Just knowing where your travellers are is a key component to improving duty of care, and a compelling reason for employees to book through the kind of corporate booking tools offered by TMCs and others.

One of the most difficult decisions for organisations is whether to use a specialist security provider - often their TMC will have an existing relationship with one of these firms which can make the process easier.

"If you have the necessary bandwidth and level of expertise internally, it may be possible for you to then implement and manage your own travel risk management (TRM) programme, especially if you have a manageable number of travellers who predominantly travel to stereotypically 'safe' regions," says Matthew Judge, group managing director of Anvil Group.

But even if an organisation believes its employees travel almost entirely to 'lower risk' destinations, serious incidents can happen anywhere.

"I wouldn't suggest a company only involve specialists if they are travelling to higher risk destinations. Crises and risks, large and small, can surface anywhere - the pandemic showed us this exactly," adds Riskline's Suzanne Sangiovese.

Chris Job, director of risk management services at Healix, advises organisations to get security firms "involved as early as possible to design and develop a comprehensive programme" to assess the risk to travellers, before deciding if an ongoing relationship is necessary.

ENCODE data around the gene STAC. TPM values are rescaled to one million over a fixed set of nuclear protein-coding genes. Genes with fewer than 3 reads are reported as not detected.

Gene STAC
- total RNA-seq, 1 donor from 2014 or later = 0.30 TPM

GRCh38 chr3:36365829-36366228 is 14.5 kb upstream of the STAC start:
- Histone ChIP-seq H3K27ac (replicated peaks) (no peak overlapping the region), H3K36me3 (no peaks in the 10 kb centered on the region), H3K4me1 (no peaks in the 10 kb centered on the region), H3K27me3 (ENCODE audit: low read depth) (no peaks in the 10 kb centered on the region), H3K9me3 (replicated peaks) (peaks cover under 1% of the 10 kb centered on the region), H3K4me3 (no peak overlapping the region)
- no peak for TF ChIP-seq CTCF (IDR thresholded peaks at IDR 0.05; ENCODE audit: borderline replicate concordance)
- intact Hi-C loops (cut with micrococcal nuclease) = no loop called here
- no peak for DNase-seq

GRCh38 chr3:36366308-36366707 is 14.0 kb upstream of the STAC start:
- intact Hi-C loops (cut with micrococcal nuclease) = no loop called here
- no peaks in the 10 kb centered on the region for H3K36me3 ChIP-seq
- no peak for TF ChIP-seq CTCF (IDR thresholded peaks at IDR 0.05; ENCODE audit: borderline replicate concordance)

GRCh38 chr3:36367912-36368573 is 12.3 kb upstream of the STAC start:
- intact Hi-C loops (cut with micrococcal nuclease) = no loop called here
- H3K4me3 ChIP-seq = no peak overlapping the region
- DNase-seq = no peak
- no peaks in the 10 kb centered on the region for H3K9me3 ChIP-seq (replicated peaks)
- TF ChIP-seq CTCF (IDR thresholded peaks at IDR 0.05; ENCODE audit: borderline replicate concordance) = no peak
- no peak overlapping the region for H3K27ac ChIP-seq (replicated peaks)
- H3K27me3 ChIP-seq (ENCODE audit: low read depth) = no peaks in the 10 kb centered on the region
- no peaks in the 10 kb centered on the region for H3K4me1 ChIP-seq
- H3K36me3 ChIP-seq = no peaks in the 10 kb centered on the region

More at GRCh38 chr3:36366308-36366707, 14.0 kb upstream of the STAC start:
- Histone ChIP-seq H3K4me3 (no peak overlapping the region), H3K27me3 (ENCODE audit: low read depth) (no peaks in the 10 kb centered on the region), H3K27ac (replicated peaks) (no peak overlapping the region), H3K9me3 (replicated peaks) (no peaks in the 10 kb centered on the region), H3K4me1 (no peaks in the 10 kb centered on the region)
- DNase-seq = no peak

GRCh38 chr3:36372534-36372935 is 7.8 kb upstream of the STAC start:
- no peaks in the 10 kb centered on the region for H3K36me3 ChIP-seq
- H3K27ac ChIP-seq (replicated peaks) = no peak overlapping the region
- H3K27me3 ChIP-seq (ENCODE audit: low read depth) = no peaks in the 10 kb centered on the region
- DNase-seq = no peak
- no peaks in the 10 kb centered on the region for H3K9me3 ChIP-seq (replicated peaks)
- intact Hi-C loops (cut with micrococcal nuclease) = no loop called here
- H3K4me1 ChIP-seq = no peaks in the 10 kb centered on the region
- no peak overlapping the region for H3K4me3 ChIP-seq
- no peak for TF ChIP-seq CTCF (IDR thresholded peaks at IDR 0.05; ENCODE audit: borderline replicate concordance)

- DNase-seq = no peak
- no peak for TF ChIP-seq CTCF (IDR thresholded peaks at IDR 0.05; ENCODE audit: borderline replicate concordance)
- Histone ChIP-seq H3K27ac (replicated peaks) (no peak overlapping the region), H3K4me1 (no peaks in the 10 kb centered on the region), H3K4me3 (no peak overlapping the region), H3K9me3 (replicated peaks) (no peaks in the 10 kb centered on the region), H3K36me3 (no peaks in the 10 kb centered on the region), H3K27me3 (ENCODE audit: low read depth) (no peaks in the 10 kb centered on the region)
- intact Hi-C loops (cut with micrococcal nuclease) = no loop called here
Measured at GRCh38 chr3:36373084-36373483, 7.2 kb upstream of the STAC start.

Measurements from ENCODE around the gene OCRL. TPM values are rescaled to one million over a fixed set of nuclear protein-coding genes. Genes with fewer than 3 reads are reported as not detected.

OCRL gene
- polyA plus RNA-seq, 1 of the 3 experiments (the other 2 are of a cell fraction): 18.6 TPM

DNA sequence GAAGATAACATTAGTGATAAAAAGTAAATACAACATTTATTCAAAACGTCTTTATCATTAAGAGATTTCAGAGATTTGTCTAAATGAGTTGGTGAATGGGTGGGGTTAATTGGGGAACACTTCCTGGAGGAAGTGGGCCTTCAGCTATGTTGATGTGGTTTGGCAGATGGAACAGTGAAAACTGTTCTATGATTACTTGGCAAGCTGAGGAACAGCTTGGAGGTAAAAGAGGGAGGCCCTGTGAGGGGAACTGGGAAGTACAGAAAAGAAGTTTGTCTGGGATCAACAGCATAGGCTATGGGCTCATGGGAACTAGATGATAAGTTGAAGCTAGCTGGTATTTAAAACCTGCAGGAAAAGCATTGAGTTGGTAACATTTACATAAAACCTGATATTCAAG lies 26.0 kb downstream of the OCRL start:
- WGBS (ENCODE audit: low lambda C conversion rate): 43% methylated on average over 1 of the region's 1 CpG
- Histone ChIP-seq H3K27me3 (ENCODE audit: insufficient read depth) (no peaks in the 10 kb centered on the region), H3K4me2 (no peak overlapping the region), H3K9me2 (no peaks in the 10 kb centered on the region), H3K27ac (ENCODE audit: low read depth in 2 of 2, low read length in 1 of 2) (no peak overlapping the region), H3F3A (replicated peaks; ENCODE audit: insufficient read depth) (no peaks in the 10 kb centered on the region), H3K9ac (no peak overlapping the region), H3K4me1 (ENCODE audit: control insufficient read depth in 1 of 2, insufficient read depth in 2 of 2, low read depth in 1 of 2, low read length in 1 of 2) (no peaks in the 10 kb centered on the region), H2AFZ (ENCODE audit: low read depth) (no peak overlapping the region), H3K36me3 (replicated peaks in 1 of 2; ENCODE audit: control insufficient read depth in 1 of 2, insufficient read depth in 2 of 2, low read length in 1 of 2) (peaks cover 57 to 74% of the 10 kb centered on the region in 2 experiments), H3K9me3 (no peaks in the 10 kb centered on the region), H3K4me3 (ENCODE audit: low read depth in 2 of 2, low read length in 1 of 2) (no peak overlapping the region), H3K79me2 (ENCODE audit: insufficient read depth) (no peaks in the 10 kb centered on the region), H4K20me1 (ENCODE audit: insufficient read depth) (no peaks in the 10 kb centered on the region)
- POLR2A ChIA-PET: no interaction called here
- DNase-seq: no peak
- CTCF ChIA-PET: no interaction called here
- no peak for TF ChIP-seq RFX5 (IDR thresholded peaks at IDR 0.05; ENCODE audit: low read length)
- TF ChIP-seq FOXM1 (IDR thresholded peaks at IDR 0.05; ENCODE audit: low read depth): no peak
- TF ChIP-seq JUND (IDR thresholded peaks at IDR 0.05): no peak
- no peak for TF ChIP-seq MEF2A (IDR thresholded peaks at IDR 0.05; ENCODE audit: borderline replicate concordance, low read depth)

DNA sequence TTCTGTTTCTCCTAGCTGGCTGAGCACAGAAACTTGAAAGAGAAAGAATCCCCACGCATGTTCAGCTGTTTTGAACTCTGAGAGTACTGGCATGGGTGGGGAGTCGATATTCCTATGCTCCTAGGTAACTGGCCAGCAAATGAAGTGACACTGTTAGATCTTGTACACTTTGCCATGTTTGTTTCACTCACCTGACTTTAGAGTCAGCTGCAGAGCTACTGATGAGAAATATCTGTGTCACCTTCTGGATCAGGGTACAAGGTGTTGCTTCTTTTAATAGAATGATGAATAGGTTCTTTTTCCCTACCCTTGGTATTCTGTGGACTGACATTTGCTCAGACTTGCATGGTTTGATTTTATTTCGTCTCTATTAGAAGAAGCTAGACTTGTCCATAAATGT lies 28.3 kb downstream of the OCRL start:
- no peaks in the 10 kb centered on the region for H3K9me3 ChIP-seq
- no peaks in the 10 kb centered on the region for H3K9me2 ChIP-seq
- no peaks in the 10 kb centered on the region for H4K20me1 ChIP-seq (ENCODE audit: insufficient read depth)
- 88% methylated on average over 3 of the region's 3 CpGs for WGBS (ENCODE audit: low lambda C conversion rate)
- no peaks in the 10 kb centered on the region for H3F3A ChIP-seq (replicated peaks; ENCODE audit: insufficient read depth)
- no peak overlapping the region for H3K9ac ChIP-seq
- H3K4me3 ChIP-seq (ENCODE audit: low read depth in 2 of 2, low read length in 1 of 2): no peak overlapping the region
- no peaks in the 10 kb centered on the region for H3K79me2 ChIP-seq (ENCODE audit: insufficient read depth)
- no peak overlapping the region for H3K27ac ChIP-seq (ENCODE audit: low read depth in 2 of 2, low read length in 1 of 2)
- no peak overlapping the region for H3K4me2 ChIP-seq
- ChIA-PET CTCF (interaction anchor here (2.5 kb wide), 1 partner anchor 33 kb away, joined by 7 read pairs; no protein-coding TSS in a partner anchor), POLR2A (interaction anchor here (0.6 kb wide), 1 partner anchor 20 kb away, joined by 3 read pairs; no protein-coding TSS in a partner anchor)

"Businesses can then assess which of those risks they are willing to tolerate without any security provision and engage with a specialist security provider for the risks that do need to be treated," adds Job.

For organisations who don't feel the services of a security specialist are appropriate, affordable or necessary, there are a host of free resources available in this arena.

These include extensive updates and advice from national and international organisations, such as the UK's Health and Safety Executive (HSE) and Foreign, Commonwealth & Development Office (FCDO), as well as the Centers for Disease Control and Prevention (CDC) in the US. The World Health Organization (WHO) also offers information on a global scale.

There are also consumer-facing live tracking apps which can potentially be used by corporates, although they are obviously not backed up by any professional risk management support.

Several security companies offer some publicly available free content in the form of blogs, webinars and white papers, which can be useful in helping companies to assess their level of risk and take some practical steps to mitigating them.


Anvil Group:
Provides technology-led operational resilience and travel risk management solutions, including its Riskmatics platform.

Collinson Group: Offers risk management including medical and security assistance through its partnership with Crisis24 and network of global operation centres.

Crisis24: Global firm supplying intelligence and security risk management services. It acquired fellow security specialist WorldAware in 2020.

International SOS: Specialises in customised health, security risk management and wellbeing solutions to mitigate health and security threats.

Peregrine Risk Management: Provides travel risk management, physical security, risk consultancy and training among its services.

Riskline: Specialises in risk assessments and alerts for hundreds of destinations globally, including countries, territories, regions and cities.